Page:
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How to Draw… Dippy Duck

With all this talk about character design, I thought it was about time for me to follow-up with my very first “How To Draw…” blog post. Where better to start than with my star character, Dippy Duck? This will be the first in this series, which I hope you will find fun!

Tools of the Trade

All you need is some paper, pencils, and crayons (and maybe an eraser) and you’re set! Please remember to stay loose and draw lightly. Do not bear down on your pencil and allow the shapes to build up. It sometimes helps to practice drawing circles first to help you loosen up!

Please read some of the Character Design posts I’ve done as well; they’re sure to be helpful in helping improve your drawing skills.

Dippy Duck Front View

First, lets take a look at Dippy from the front view:

See, it’s easy and you can do it too! Lets break it down step by step.

  1. Start with a circle. Add a vertical guideline through the center of the circle top to bottom. Then, add a horizontal guideline towards the bottom of the circle, approximately 1/4 of the way from the bottom.
  2. Add eye shapes. Dippy has large, egg-shaped eyes, they are about half the height of the full circle. To help you make the eyes the same size on either side of the head, it is often helpful to draw another guideline. You will also note that they dip a little below the horizontal guideline.
  3. Eyebrows. Draw two upside-down ‘U’ shapes, one above each eye. The curve of the eyebrow should mimic the same curve as the top of his eye.
  4. Bridge of bill and cheeks. Draw three more upside-down ‘U’ shapes. The first one is stretched out in between his eyes, curving from the bottom of the left eye to the bottom of the right eye. This is the bridge of his bill, or where his nose would be (if he had one). The other two, will make up his cheeks on either side. They will curve off of the eye and outside of the circle for now.
  5. Add his tuft of feathers. This is just a ‘shark fin’ shape that sits right on top of his eyebrows.
  6. Bottom of the bill. At the bottom of the circle, draw a curved line. It will just float here for now.
  7. Sides of the bill. On either side of the curved line, you will need to draw two ‘S’ curves (or maybe question marks ‘?’ if you prefer). the one on the right will be a forward ‘S’ and the one on the left will be a backwards ‘S’. this will connect to the curved line at the bottom of the bill, and end just under his cheek.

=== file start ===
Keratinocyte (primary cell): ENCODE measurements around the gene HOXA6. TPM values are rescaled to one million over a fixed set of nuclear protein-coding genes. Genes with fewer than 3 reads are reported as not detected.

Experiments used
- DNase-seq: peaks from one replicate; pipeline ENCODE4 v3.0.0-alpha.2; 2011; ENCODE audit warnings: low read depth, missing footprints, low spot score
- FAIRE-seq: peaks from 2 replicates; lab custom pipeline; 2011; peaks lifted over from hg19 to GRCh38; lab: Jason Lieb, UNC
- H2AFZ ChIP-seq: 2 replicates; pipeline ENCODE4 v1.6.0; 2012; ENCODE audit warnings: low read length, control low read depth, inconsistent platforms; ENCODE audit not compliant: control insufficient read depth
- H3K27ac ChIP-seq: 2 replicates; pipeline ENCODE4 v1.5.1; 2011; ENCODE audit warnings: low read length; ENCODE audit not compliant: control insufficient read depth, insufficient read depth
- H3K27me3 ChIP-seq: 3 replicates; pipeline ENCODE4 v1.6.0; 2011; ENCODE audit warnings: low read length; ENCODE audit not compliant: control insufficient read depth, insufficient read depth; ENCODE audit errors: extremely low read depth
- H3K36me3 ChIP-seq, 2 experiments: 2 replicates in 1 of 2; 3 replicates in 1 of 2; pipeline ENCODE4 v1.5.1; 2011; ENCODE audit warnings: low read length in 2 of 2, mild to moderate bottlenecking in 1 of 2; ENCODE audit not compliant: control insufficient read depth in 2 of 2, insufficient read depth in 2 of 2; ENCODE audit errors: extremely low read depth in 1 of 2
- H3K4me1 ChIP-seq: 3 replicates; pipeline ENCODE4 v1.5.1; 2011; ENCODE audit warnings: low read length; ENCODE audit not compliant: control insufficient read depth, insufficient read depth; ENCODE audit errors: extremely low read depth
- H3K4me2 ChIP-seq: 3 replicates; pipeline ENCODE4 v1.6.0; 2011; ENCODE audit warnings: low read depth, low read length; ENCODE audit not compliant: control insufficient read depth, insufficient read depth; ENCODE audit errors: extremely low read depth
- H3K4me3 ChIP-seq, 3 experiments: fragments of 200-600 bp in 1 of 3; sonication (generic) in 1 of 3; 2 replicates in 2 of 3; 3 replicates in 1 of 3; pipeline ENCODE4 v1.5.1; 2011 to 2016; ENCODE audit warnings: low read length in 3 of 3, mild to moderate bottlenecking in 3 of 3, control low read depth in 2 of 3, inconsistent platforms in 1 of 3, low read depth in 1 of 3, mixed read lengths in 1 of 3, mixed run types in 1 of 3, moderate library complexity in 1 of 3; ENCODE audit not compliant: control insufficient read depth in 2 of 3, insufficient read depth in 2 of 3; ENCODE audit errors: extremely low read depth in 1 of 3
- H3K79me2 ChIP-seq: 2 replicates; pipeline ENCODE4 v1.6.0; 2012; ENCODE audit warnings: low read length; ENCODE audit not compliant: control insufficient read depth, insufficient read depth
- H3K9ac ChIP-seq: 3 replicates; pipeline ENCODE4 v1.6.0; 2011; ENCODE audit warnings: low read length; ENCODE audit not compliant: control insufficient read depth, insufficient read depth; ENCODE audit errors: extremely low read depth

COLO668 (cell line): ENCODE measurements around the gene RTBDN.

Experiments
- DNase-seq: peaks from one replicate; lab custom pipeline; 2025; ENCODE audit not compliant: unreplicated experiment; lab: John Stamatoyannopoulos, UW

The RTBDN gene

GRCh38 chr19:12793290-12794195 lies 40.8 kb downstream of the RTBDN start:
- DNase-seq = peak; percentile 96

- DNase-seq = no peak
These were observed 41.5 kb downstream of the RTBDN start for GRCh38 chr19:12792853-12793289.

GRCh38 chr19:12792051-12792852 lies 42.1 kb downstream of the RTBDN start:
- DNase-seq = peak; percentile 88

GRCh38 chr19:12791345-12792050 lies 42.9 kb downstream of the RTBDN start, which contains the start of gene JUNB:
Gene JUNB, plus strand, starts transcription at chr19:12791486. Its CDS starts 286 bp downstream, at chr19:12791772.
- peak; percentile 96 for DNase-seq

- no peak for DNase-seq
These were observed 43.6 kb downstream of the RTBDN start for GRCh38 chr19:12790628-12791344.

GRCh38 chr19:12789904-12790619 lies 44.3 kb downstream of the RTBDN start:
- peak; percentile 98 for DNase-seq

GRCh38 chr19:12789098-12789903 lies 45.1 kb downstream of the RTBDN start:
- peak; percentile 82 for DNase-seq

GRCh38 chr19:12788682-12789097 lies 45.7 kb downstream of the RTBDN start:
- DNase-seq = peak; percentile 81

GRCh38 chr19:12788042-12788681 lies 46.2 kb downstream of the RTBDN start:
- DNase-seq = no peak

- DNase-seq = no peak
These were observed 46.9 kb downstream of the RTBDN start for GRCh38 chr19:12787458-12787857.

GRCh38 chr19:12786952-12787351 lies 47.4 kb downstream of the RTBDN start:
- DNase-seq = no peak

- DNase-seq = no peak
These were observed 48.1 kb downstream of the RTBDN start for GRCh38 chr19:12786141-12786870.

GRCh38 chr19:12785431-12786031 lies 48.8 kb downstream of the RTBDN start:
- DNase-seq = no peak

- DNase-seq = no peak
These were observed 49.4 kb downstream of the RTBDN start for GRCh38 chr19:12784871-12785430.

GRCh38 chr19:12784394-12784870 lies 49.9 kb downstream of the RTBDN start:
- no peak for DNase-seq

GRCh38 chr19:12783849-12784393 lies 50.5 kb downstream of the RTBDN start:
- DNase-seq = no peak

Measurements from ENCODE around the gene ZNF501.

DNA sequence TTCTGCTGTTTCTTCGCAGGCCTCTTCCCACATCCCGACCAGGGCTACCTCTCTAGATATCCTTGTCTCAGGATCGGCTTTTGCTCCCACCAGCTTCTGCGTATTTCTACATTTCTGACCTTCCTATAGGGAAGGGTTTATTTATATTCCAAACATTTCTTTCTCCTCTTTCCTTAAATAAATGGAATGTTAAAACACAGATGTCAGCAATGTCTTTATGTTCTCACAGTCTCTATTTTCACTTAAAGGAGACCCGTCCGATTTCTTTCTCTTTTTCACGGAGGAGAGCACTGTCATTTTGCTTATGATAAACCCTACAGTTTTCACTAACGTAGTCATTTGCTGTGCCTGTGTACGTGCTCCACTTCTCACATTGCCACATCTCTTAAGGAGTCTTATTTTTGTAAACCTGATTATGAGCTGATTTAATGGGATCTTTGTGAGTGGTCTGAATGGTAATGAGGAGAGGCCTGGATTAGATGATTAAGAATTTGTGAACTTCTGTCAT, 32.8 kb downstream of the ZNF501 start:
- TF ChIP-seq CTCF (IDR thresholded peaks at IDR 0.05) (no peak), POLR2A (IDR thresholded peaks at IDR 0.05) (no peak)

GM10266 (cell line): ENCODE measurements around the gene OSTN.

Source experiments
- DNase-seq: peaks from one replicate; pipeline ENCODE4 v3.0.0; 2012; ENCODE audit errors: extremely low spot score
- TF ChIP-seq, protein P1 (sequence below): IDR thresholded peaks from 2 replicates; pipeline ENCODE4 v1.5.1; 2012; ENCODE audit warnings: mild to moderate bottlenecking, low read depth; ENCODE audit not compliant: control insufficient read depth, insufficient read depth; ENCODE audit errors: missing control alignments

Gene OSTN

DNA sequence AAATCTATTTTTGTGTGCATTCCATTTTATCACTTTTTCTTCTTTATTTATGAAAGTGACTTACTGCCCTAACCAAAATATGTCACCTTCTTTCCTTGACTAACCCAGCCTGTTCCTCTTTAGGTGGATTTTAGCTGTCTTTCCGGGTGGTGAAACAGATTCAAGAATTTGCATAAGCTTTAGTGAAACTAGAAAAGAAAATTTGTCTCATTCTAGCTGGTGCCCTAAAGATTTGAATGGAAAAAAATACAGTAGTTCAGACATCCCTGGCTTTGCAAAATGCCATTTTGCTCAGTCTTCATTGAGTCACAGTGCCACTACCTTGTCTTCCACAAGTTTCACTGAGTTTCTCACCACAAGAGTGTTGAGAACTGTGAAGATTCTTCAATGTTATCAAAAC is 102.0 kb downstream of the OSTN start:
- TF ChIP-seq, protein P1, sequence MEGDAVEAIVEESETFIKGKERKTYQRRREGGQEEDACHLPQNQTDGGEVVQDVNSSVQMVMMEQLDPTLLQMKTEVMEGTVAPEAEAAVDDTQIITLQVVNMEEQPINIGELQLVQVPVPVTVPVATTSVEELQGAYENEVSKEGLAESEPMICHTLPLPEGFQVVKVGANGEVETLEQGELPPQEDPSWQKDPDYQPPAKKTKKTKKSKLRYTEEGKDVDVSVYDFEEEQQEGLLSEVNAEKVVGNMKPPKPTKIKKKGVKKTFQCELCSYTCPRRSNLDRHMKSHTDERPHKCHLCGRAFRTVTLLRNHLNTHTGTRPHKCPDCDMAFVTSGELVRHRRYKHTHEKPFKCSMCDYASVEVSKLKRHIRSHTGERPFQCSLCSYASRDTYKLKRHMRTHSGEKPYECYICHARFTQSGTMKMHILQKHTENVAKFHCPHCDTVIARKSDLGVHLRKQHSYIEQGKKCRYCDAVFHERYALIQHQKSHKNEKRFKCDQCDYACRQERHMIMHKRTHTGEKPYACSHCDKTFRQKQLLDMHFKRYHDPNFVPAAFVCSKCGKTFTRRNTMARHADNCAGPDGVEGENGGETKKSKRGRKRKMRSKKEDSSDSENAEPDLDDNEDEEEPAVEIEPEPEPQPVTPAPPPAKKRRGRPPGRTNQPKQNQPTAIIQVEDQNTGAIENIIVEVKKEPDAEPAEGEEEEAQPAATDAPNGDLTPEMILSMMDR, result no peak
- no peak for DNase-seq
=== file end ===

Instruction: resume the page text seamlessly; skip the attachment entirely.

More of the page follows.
8. Adding depth to his bill. Above the bottom of Dippy’s bill, draw another curved line that follows that same curve. This adds a foreshortening effect, giving the bill an illusion of depth.
  9. Finish off the cheeks. Starting where you ended your cheeks, curve them back around to meet the sides of the bill we drew earlier.
  10. Add the mouth. Draw another ‘U’ shape under the bottom of the bill. Make sure that the mouth “connects” with the cheeks. You can do this by drawing some guidelines lightly through the bill.
  11. Draw the neck. Dippy’s neck is basically just a tube shape that will connect to your original circle, tapering slightly. You can draw lightly through the bill to make sure it connects.
  12. Connect the bill to the head. Above the cheeks on either side, draw a curved line off the top of the cheek that connects back to the side of the circle. This is the muscle that connects Dippy’s bill to his head.
  13. Add pupils. Dippy’s pupils are large oval shapes. Draw the entire oval in the corner of his eye, making sure that it stays grounded. The pupil takes up about a third of the total height of his eye.
  14. Clean up. Erase all of your guidelines, including the horizontal and vertical guides, parts of the original circle, and any other guidelines you may have drawn.
  15. Color and complete! Dippy has bright, cerulean blue feathers unlike other ducks and a very bright orange bill!

That’s it!

Dippy Duck 3/4 View